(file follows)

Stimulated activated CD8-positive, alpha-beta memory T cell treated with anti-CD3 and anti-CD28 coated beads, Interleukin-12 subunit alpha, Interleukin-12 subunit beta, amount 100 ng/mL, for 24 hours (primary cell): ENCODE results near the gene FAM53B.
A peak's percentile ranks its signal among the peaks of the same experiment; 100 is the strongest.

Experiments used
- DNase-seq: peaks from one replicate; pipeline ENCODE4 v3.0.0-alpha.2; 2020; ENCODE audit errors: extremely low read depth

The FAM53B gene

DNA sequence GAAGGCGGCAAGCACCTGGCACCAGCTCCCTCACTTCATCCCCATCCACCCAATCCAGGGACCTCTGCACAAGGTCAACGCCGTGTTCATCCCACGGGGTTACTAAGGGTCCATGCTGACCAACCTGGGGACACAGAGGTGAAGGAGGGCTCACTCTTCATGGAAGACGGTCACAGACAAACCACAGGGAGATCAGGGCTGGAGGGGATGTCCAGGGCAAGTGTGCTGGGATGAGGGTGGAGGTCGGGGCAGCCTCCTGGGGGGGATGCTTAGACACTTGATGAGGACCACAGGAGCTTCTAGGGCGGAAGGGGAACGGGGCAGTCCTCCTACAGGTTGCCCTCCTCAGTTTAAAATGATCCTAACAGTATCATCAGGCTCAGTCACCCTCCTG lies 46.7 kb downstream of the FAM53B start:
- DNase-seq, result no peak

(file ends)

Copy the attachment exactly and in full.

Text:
Stimulated activated CD8-positive, alpha-beta memory T cell treated with anti-CD3 and anti-CD28 coated beads, Interleukin-12 subunit alpha, Interleukin-12 subunit beta, amount 100 ng/mL, for 24 hours (primary cell): ENCODE results near the gene FAM53B.
A peak's percentile ranks its signal among the peaks of the same experiment; 100 is the strongest.

Experiments used
- DNase-seq: peaks from one replicate; pipeline ENCODE4 v3.0.0-alpha.2; 2020; ENCODE audit errors: extremely low read depth

The FAM53B gene

DNA sequence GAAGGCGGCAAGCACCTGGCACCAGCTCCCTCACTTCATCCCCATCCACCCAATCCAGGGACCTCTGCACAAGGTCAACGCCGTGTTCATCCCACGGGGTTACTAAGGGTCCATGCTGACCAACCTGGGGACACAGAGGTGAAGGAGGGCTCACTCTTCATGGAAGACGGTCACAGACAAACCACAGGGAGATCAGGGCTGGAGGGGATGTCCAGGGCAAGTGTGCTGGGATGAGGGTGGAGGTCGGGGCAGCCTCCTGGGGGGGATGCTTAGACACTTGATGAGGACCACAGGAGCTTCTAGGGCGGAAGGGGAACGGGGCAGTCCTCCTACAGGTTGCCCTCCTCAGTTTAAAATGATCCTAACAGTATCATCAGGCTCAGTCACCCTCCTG lies 46.7 kb downstream of the FAM53B start:
- DNase-seq, result no peak